Lankford Stands Up for Military Families and Pushes for Needed Updates for Housing on OK Military Installations

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WASHINGTON, DC – Senator James Lankford (R-OK) today stood up for Oklahoma military families by ensuring we have quality housing on our military installations. Lankford participated in a Homeland Security and Governmental Affairs Committee, Permanent Subcommittee on Investigations hearing entitled, “Mistreatment of Military Families in Privatized Housing.” Lankford specifically asked about needed changes to housing on Tinker and Altus Air Force Bases and why there has yet to be lasting solutions to address the aging facilities.

The first panel of witnesses from  today’s hearing included Capt. Samuel Choe, USA, Former Resident in Balfour Beatty Housing from Fort Gordon Army Base; Tech. Sgt. Jack Fe Torres, USAF, Current Resident in Balfour Beatty Housing at Sheppard Air Force Base; Rachel Christian, the Founder and Chief Legislative Officer at Armed Forces Housing Advocates; and Jana Wanner, a Military Spouse who has lived in on-base housing and started a Facebook group focused on military family on-base housing issues.

Lankford continues to support and push for updates and quality control for housing on military installations in Oklahoma and around the nation through numerous changes found in the National Defense Authorization Act (NDAA) legislation he’s supported and in remarks on the Senate floor to his colleagues.


On the need for housing updates at Altus Air Force Base

Lankford: One of the issues that we face at Altus Air Force Base is that it’s older housing that needs to be redone completely, but now we’re on the bottom of the list because Tyndall is going to end up with all new, and they’re just going to say, ‘That’s going to get all new,’ and Altus and the other three bases that are in that group are just going to continue to get old and old and older, which doesn’t meet what our folks need actually on that particular base…

On long-term fixes needed at Altus Air Force Base after corrections were not timely for Tinker Air Force Base

Lankford: Tinker Air Force Base, the largest of the sustainment facilities in the country, and then Altus Air Force Base—Altus was put into a group of multiple different entities, which Tyndall was one of those. So with Tyndall being in that mix, obviously Tyndall getting obliterated in a hurricane, all the focus seems to be going there. And there’ll be lots of new construction at Tyndall, but because of that—and they’re in a grouping of four—now they’re not going to get the attention from Balfour at Altus. So Altus is suffering the consequences of a hurricane on the other side, literally, of the country because of the grouping that they’re in…what I hear when I talk to individuals on base or when we talk to leadership on it, they are very pleased with the turnaround that Balfour has had the last couple of years because in 2018, Balfour at Tinker Air Force Base—all the mold, all the issues, nonresponsive. At Altus, we still continue to be able to get band aid fixes for things that should be replaced or actually just constant band aid fixes where they know that’s going to work for a few months and then I’m going to be calling you again.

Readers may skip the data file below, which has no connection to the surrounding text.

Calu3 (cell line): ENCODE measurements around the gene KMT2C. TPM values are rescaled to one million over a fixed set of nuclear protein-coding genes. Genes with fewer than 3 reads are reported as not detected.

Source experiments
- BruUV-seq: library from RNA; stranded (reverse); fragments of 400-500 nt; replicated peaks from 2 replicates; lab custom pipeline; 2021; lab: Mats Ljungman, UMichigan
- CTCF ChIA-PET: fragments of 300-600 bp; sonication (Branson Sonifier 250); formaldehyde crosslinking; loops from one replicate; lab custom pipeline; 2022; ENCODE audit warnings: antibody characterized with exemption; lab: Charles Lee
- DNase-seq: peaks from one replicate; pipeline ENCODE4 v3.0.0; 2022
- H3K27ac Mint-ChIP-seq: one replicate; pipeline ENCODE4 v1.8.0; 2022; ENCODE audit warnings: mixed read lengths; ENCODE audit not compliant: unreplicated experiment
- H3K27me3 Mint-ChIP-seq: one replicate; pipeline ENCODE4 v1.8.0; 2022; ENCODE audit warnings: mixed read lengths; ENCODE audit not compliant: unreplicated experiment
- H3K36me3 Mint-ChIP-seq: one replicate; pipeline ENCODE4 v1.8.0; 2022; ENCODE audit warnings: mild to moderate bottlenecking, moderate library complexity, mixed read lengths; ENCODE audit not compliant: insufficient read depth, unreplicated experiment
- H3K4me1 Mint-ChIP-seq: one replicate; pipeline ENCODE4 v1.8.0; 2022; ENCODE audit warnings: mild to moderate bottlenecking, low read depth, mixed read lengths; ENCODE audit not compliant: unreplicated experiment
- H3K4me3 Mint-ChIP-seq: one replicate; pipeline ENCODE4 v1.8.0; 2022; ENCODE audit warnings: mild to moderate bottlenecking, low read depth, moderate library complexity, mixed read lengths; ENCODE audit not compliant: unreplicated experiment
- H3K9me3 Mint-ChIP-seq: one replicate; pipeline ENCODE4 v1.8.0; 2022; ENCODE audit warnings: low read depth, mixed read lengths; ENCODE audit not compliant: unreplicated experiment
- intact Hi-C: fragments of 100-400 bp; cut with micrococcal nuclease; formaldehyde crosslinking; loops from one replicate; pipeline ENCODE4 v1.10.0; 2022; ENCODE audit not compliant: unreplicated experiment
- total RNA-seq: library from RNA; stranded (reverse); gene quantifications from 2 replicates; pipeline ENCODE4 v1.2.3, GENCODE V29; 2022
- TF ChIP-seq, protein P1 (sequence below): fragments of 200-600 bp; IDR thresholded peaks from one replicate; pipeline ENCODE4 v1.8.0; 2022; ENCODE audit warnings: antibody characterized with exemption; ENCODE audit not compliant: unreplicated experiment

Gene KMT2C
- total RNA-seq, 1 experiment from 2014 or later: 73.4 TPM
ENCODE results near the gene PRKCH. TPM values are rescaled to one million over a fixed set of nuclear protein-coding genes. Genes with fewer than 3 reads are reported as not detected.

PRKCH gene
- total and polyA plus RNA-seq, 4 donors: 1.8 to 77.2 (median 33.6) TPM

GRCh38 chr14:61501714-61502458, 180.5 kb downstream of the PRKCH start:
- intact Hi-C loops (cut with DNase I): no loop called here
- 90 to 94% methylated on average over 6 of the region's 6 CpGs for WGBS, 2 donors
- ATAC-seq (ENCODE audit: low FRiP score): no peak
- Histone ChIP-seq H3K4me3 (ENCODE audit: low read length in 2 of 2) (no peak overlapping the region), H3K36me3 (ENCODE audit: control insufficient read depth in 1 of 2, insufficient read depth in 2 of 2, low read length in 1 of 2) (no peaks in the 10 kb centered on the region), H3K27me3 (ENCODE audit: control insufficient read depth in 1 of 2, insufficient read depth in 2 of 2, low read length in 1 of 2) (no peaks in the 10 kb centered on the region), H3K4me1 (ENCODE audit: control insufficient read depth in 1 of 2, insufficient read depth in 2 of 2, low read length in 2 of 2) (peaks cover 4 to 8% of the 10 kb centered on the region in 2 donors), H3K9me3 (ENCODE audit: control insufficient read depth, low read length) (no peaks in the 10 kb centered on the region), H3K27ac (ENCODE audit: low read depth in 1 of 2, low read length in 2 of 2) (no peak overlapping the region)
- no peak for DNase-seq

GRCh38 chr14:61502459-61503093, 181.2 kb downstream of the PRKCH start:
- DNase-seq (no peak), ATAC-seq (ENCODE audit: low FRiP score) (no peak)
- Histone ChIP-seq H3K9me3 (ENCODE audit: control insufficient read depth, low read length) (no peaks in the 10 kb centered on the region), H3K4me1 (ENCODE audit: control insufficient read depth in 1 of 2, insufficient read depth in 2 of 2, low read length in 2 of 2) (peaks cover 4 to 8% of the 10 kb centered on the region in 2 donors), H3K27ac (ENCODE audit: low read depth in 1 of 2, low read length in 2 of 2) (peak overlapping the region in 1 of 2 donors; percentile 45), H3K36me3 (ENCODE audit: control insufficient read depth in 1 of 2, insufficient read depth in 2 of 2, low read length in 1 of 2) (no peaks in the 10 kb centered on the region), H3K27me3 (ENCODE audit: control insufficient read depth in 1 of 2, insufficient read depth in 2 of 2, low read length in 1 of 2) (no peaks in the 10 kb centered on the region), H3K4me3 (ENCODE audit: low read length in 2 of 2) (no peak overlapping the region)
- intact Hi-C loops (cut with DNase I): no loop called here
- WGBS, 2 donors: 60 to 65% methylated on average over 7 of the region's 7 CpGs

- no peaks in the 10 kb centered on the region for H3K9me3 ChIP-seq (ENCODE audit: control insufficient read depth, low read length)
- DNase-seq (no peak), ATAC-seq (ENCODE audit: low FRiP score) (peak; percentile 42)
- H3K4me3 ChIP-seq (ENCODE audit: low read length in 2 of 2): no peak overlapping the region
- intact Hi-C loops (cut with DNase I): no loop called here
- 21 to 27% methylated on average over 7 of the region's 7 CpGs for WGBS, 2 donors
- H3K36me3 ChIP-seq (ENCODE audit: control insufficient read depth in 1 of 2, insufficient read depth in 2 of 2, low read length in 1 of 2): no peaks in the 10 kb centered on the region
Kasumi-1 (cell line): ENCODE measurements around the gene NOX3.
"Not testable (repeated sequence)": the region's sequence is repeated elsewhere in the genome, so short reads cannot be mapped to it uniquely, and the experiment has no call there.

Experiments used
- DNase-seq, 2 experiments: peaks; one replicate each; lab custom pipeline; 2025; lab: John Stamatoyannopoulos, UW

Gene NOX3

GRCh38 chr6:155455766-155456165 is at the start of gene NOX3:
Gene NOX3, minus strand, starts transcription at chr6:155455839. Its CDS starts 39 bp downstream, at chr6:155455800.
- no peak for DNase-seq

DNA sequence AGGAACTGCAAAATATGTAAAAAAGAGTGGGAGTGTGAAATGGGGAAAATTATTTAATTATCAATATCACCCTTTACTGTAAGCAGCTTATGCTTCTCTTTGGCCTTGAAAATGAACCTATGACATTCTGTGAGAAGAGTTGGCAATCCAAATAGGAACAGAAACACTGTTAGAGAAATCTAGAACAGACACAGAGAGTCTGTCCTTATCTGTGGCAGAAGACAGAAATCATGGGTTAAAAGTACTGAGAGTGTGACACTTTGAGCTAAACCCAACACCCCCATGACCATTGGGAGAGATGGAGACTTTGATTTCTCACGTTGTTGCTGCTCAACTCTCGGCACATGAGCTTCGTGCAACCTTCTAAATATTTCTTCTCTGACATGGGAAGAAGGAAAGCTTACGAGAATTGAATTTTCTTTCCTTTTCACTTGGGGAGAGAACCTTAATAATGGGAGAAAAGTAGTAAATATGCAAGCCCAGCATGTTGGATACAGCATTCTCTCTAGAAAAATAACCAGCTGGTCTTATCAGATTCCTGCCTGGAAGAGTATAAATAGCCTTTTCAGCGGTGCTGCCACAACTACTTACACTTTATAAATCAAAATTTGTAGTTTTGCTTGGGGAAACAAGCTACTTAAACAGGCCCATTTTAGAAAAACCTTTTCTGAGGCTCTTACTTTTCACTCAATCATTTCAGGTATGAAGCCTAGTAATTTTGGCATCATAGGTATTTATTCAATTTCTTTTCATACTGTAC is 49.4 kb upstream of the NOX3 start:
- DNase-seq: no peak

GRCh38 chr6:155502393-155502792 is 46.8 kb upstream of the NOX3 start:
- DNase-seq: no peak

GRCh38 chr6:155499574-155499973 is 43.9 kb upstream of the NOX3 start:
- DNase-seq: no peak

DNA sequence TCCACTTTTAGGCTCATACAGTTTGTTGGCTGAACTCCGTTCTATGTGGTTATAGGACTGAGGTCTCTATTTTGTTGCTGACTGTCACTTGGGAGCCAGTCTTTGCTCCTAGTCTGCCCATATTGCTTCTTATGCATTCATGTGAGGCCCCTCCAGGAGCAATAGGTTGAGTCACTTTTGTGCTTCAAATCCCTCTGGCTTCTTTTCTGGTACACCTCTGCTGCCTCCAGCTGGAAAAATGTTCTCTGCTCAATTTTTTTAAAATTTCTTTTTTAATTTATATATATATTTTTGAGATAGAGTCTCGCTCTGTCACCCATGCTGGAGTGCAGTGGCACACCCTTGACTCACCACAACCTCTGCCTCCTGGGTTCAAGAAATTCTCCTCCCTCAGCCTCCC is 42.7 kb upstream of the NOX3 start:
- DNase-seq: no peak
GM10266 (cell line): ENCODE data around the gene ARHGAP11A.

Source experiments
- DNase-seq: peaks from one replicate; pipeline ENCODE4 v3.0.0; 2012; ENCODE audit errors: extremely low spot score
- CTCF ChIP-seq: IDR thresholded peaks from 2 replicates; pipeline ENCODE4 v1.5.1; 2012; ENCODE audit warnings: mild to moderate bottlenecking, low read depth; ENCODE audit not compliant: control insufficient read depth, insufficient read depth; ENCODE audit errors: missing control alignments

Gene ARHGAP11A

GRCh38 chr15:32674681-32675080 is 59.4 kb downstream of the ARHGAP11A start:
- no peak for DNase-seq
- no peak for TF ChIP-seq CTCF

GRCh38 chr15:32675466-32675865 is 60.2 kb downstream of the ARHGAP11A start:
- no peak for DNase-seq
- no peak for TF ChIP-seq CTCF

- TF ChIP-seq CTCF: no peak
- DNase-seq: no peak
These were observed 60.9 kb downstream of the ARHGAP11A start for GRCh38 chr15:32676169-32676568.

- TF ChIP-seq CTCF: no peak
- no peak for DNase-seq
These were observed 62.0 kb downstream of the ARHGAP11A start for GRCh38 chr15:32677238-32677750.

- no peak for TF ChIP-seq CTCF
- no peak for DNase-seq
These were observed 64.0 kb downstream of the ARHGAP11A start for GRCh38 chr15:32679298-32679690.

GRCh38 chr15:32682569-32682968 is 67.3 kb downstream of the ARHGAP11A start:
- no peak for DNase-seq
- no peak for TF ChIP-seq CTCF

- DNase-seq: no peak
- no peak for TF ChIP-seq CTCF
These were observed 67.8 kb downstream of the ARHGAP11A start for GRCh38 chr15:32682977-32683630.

So it’s two big issues that are here. One is trying to be able to balance out how there’s a hurricane in one area so every other base actually gets punished because of that because all their focus is going to be somewhere else or how do you deal with the issue of band aid fixes that actually get repaired so this isn’t a nuisance for those families.

Christian: If you don’t provide a band aid fix, and your provide the correct fix the first time, then you’re not incurring the cost of continually going out and trying to band aid fix these problems.

On the need for training and certification of inspectors and advocates in military housing inspections

Lankford: When the command leadership was taken out of the equation, they lost an advocate. The plan was there’d be other advocates that are there, but it’s our understanding those advocates are not able to articulate that. Why? Why aren’t they able to articulate the issues and get results?

Christian: So, this varies from branch of service, the type of advocate you have in the installation, and across the board, but I will say that none of them that we’ve come into contact with, which is a majority of military installations in the country, have training in housing. So they are not equipped to understand what an inspection should look like…

Christian: So what’s the solution to that? Are you suggesting some sort of state certification before they can do that, some sort of federal certification for that?

Christian: Absolutely—an industry standard. So they need to follow state laws, so someone who would be providing the same type of inspection at another facility off of the installation, they need to be trained in understanding the state law, the fire codes, anything that you would need, if you were to inspect a home off the installation.